The thing about families is that you are around them so much that you get used to them. They are normal to you. Every now and then something happens that makes you really think about your family objectively, however, and you realize that maybe the rest of the world won’t find them so normal.
This happened at Thanksgiving. My son arranged his work schedule so that we could go to VA to share the holiday with my extended family. Thanksgiving meals there have been known to have 30 people at the table. My siblings, nieces, nephews, their spouses and kids, plus various add ons gather around.
DS really wanted to go, and he intended to bring his fiance. He partly wanted to show her off. He partly, I suspect, wanted some equal time for all the days he has spent with her family, which is based up here and is local.
DS decided to drive down Wednesday night, but I prefer to drive down Thanksgiving day when the highway traffic is not bumper to bumper. And so it was decided that we would follow him down the next morning, until my husband privately raised the matter with me again that night.
“I think we should drive down on Wednesday too,” he said.
When I rejeted the idea, he tried again. “I don’t think it is appropriate for her to meet your family without you being there.”
What a silly man. Appropriate? This was my son and my family, not an etiquette convention. Besides, my son and fiance would drive into the night, arrive and go to bed, and we would be there before they woke up, most likely.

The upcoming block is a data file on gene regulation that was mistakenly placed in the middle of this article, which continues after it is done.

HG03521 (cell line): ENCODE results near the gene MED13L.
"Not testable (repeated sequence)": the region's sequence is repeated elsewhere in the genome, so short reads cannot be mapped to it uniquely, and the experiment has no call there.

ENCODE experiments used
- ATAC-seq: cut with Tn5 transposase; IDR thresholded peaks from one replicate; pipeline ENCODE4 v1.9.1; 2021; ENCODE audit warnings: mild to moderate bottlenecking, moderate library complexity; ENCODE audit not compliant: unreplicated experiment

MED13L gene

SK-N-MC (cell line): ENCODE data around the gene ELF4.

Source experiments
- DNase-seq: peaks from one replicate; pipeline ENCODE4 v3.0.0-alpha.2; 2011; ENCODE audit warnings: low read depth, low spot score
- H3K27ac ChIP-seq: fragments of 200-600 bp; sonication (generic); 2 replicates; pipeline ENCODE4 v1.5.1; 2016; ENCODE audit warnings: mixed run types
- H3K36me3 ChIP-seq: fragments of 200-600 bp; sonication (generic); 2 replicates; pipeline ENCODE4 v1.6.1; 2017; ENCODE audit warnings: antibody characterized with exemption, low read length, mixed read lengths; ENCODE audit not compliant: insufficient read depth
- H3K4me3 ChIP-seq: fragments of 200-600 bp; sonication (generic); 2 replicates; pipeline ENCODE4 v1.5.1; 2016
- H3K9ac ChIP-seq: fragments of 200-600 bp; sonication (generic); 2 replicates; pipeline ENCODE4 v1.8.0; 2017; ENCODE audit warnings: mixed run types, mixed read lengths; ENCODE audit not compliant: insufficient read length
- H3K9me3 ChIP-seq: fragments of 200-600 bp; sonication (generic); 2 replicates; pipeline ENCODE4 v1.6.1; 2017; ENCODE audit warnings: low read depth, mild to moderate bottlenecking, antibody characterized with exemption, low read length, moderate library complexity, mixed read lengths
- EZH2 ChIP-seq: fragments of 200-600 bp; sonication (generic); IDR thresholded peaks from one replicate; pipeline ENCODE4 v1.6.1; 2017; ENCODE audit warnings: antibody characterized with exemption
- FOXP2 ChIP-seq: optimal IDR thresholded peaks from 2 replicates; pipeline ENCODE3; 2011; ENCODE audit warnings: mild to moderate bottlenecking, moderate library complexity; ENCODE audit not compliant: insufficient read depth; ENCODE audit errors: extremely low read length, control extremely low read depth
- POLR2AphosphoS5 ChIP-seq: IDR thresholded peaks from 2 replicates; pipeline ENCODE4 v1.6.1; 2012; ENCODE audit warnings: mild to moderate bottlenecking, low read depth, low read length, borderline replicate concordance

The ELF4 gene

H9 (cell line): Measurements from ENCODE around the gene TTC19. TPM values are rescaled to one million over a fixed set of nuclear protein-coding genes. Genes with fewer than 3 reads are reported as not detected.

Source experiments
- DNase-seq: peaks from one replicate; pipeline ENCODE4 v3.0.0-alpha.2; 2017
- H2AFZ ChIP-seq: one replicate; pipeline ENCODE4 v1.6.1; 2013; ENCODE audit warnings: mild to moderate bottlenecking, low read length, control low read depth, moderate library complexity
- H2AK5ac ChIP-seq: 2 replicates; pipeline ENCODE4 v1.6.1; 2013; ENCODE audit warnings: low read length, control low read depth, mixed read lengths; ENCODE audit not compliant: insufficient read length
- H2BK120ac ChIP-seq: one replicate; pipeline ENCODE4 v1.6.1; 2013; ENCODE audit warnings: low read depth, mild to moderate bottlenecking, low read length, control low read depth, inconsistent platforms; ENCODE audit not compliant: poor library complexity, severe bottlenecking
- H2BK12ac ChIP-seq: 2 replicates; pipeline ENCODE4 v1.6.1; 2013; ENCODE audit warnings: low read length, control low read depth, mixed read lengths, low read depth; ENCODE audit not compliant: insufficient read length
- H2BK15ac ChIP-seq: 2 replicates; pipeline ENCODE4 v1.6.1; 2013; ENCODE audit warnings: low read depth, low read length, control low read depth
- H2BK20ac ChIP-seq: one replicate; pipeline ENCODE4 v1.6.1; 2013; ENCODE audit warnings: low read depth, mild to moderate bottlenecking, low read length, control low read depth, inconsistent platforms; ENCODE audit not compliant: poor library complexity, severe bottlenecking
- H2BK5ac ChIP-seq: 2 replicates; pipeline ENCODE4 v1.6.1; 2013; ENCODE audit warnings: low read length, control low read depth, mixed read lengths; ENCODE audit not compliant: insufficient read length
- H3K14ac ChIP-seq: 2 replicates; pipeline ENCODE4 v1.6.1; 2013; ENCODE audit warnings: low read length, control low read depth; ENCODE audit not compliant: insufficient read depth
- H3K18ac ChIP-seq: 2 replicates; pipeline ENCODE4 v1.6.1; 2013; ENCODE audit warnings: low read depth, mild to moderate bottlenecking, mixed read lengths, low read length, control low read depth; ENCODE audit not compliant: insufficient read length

DH tried again. “I do not think it is really fair to expect her to meet your family without you there to run interference.”
Even as I opened my mouth to object, images floated into my head. Some were from holidays past. Others were fantasies in which my son’s fiance played a role. In all of them I saw my family in all of its overwhelming, distinctive, no standing on ceremony glory. We are a group of people who are “out there” in terms of personalities. We are opinionated, loud, often funny, and pretty blunt. Honest questions of curiosity can easily come across as the third degree. Even the quiet ones are no shrinking violets.
I love every minute in that chaotic milieu, but even I admit it could be a bit much for someone coming in from the outside. Since my husband had been just such a someone, he probably knew that far better than I ever would.
In the end I won but only because I was sure we would be there in time for the holiday dinner, so we drove down on Thursday. But at that dinner, as the din rose and fell, every now and then I would step outside of myself and my years of experience that made it all so normal, and wonder what my son’s fiance was thinking as she learned just what normal meant in our family.
Then again, since she had already met me, maybe she found things pretty much as she expected.
Do you have any holiday rules about things that can’t be talked about when the family gets together? (We have two subjects that are forbidden, since they managed to almost destroy past dinners.)
Do you have in laws? Would the day you met them make a good movie?